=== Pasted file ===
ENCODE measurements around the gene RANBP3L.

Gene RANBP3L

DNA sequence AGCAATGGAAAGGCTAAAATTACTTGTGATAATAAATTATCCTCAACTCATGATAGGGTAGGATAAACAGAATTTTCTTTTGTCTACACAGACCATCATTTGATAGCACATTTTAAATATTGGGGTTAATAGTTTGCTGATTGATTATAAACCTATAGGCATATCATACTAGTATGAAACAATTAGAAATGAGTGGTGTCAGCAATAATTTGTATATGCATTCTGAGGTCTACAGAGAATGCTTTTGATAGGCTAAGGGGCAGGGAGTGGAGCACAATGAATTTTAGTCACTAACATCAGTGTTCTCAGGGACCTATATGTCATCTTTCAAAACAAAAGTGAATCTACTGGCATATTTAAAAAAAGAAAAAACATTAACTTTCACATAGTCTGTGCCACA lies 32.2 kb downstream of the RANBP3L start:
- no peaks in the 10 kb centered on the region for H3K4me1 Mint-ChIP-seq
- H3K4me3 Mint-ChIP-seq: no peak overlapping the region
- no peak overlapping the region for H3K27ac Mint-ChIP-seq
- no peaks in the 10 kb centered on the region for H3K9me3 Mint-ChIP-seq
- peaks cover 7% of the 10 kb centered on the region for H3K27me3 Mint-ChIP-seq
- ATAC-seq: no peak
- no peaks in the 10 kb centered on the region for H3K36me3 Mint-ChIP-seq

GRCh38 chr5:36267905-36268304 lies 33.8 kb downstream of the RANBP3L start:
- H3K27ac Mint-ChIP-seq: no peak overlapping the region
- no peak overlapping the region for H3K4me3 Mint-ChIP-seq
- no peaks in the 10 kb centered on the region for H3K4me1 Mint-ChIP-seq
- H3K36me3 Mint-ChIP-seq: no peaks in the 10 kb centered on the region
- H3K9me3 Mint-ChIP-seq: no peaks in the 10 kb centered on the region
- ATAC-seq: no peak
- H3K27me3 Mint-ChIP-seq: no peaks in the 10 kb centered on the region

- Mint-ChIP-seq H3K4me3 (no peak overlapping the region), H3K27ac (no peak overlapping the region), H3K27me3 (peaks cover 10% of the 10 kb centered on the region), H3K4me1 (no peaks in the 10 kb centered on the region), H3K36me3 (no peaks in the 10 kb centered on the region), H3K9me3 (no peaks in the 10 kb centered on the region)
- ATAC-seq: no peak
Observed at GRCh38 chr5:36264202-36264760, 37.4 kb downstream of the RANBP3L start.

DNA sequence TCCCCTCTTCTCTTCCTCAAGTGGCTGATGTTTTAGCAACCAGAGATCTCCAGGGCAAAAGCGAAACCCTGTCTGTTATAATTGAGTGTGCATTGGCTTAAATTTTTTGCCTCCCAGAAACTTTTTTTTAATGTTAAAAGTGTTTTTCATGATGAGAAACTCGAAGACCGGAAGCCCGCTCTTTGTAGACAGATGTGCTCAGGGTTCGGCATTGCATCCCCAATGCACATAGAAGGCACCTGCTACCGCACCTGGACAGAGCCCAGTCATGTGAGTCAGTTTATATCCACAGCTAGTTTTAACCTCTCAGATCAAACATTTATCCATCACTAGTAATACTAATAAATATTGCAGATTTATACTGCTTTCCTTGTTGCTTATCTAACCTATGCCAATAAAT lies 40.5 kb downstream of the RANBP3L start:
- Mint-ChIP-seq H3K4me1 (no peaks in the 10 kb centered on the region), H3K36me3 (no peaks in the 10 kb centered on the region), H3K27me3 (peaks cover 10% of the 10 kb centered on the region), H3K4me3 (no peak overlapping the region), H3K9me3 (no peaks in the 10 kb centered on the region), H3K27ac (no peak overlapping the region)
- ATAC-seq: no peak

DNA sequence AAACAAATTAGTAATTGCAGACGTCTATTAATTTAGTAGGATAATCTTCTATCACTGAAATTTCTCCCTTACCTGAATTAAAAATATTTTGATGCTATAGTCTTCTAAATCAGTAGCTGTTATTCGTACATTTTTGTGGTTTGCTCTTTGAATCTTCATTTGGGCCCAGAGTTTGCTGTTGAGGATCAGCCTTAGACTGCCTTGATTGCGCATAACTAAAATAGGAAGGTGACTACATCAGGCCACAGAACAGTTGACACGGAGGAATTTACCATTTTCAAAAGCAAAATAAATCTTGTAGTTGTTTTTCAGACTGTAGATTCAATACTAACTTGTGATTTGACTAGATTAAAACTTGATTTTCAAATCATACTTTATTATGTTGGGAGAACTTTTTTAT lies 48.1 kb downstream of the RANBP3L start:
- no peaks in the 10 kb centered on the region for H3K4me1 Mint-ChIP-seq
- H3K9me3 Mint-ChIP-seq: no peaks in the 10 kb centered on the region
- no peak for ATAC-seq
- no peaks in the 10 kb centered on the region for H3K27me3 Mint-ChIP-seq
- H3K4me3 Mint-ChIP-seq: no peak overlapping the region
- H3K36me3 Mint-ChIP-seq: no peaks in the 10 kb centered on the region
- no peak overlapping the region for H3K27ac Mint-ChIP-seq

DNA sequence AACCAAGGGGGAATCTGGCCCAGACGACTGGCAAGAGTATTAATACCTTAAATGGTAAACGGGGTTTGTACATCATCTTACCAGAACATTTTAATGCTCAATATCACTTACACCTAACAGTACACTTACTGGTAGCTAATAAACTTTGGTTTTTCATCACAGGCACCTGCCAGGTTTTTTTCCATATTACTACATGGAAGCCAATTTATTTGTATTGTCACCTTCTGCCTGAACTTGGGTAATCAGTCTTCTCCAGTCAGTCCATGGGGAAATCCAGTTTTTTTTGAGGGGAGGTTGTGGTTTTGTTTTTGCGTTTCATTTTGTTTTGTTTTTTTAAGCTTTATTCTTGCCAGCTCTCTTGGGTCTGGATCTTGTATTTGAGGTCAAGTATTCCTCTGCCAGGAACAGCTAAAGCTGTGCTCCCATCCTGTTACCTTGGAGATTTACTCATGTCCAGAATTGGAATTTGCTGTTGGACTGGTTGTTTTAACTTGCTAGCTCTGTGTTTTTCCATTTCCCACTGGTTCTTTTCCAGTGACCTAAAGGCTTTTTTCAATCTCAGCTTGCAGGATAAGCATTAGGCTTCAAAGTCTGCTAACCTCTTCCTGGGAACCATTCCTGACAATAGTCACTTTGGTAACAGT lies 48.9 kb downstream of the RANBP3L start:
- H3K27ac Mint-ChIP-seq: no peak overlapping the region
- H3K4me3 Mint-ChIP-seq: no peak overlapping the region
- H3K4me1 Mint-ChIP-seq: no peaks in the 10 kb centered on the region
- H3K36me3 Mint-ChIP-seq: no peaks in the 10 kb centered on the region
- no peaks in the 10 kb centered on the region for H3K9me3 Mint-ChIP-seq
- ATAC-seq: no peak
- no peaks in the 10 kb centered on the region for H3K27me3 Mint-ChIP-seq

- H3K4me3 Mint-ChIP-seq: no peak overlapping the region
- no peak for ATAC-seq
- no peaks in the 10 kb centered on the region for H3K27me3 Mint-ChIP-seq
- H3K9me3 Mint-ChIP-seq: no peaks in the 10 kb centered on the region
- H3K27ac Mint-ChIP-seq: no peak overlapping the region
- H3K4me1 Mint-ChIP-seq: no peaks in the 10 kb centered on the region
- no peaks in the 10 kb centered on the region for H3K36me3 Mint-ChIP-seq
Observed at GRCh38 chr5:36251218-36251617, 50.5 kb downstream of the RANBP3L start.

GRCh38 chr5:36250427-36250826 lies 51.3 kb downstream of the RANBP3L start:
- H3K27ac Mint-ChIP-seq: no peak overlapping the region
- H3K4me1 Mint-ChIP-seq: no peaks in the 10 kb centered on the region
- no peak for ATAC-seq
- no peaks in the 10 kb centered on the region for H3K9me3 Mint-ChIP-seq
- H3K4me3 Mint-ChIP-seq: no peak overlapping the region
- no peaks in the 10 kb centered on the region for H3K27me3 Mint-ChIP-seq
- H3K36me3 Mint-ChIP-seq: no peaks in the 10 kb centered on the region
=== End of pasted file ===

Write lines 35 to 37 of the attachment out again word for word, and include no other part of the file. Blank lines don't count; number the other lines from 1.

- H3K4me3 Mint-ChIP-seq: no peak overlapping the region
- H3K4me1 Mint-ChIP-seq: no peaks in the 10 kb centered on the region
- H3K36me3 Mint-ChIP-seq: no peaks in the 10 kb centered on the region